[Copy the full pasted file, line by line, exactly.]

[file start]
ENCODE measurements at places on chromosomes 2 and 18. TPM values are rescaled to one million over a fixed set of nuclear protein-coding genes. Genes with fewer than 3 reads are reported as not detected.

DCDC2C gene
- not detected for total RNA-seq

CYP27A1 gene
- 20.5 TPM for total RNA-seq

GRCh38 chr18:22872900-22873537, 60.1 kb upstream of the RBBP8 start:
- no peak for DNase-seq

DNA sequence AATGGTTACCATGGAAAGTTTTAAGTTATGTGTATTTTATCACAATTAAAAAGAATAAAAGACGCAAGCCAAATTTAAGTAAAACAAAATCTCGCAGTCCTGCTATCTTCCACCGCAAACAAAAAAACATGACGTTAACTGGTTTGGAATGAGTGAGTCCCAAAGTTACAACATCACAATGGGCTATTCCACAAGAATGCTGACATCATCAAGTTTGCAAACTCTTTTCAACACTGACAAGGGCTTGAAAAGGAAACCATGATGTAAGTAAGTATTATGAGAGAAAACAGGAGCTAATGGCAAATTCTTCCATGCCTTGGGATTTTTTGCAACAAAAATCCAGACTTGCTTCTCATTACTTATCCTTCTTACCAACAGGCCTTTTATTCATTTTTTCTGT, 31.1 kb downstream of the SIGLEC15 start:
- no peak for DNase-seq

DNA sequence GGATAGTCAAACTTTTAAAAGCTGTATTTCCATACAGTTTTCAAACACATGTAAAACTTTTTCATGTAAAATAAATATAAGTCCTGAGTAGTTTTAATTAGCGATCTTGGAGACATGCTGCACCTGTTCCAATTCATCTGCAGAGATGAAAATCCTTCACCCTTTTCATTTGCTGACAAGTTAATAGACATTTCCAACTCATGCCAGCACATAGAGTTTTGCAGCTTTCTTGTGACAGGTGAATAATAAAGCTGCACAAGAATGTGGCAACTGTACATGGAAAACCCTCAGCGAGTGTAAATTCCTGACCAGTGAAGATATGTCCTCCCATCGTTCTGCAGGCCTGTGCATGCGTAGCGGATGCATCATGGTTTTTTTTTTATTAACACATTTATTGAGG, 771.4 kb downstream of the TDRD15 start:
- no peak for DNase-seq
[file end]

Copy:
ENCODE measurements at places on chromosomes 2 and 18. TPM values are rescaled to one million over a fixed set of nuclear protein-coding genes. Genes with fewer than 3 reads are reported as not detected.

DCDC2C gene
- not detected for total RNA-seq

CYP27A1 gene
- 20.5 TPM for total RNA-seq

GRCh38 chr18:22872900-22873537, 60.1 kb upstream of the RBBP8 start:
- no peak for DNase-seq

DNA sequence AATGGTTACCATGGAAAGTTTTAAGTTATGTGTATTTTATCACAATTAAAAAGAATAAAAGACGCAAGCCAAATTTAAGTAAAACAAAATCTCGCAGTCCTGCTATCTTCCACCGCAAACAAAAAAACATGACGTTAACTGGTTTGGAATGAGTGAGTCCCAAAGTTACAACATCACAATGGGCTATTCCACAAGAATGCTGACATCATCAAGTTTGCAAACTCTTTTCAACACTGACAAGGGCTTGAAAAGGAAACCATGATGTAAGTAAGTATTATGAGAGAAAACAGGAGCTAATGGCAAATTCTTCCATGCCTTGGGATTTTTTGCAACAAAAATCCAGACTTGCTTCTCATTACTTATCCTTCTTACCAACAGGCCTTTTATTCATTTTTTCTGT, 31.1 kb downstream of the SIGLEC15 start:
- no peak for DNase-seq

DNA sequence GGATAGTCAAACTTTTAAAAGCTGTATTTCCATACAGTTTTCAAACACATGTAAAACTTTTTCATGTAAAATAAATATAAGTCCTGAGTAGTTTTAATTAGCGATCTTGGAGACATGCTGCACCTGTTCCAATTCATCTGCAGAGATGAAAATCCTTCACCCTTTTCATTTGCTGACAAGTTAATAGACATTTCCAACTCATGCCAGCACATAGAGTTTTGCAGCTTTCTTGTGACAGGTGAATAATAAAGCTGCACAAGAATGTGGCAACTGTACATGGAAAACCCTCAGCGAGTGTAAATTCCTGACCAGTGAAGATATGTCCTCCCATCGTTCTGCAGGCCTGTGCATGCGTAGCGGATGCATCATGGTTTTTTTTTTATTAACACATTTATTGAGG, 771.4 kb downstream of the TDRD15 start:
- no peak for DNase-seq